People ‘stealing soap and sanitary products’ because of cost-of-living crisis

People are stealing everyday items as they struggle financially due to the cost-of-living crisis, a Labour MP has warned.

Source > Yahoo News

Kate Buck· Breaking News Editor, Yahoo News UK

18 May 2022, 9:24 BST

People are stealing everyday items as they struggle financially due to the cost-of-living crisis, a Labour MP has warned.

Ian Lavery said his constituents had resorted to stealing sanitary products and washing powder in an effort to get vital products they need.

The representative for Wansbeck said: “We’ve got people missing meals to feed their kids, we’ve got 2.5 million people now using food banks for heaven’s sake.

“I’ll tell you what’s new in my constituency – that’s a rise in crime and shoplifting.

“We’ve got people who are desperate to keep their kids clean stealing products, are stealing sanitary products, are stealing soap powder.”

Addressing the Conservative front bench, he continued: “This is an absolute outrage and it isn’t good enough to say the support is here, mind. It isn’t good enough to abdicate your responsibility, saying ‘we’ve done this and that and £150 and a pay-as-you-go loan for electricity’.

“It’s abdicating your responsibility for people in most need.”

On Wednesday, the Office for National Statistics confirmed inflation had risen to a 40-year high of 9% as rising food, energy and fuel prices, coupled with the war in Ukraine, take their toll on the UK’s economic landscape.

Families across Britain are creaking under financial strain, with one-in-four saying they are skipping meals to save money.

A recent survey showed that two in three people have been turning off their heating, almost half are driving less or changing supermarkets in a bid to stretch their pennies further.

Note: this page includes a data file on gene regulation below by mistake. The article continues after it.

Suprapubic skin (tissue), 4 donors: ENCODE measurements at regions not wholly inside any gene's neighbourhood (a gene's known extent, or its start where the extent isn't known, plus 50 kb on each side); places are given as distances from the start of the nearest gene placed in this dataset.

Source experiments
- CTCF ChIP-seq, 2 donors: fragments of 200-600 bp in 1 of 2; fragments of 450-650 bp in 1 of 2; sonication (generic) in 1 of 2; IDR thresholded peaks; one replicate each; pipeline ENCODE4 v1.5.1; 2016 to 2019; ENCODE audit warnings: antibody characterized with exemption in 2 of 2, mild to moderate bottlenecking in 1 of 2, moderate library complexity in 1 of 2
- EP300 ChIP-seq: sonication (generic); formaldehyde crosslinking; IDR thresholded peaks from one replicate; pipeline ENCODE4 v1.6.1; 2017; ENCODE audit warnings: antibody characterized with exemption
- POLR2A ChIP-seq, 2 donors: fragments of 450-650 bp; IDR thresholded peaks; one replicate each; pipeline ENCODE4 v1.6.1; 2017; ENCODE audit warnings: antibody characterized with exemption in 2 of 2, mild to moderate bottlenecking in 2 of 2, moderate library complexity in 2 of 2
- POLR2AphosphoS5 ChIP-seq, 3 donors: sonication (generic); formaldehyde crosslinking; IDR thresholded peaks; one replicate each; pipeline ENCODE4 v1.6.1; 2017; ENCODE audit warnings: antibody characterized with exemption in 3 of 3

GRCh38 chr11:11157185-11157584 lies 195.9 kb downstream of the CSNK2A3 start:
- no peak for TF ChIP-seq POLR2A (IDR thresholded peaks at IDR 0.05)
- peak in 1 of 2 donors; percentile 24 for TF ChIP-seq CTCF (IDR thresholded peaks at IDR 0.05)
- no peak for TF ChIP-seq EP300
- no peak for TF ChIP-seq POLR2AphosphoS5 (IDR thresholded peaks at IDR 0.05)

Chancellor Rishi Sunak is facing calls from business groups, charities and opposition politicians to cut taxes or increase state support for firms and households struggling to cope with rising prices.

One of the measures being introduced was a £150 council tax rebate to offset soaring energy bills following the energy price cap being increased by 54%.

But fuel poverty charity National Energy Action (NEA) said struggling families are facing a “postcode lottery” for the rebates.

Consumer Prices Index inflation soared to 9% in the year to April, up from 7% in March, the ONS said on Wednesday.

It was the fastest measured rate since records began in 1989, and the ONS estimates it was the highest since 1982.

The Bank of England has a mandate to keep inflation below 2%, but Governor Andrew Bailey has admitted to being helpless in the face of global pressures including a spike in energy costs and the war in Ukraine.

Supply chains were already stretched by the COVID-19 pandemic, but the pressure was further increased following repeated lockdowns in China and Vladimir Putin’s invasion of Ukraine.

This has trickled into household bills, with Ofgem lifting the price cap on energy bills by 54% in April and the Bank of England (BoE) now sees a further 40% increase in October.

Around three-quarters of the increase in the annual inflation rate this month came from utility bills, according to Grant Fitzner, chief economist at the ONS.

Motor fuel prices soared to record highs, driving inflation higher after the Ukraine crisis lifted oil prices. The average price of diesel rose to a record 180.32p, while petrol climbed to 166.8p, taking it closer to the all-time high of 167.3p set in late March.

Food prices also rose sharply in the year to April, with the war driving up the cost of cereals, cooking oil and meat.

Meanwhile, new polling showed record numbers of voters believe the Conservative government is handling the economy badly.

According to YouGov, more than seven in 10 Britons (72%) now think the government is not doing a good job handling the economy, compared to just 19% who think the government is doing well.

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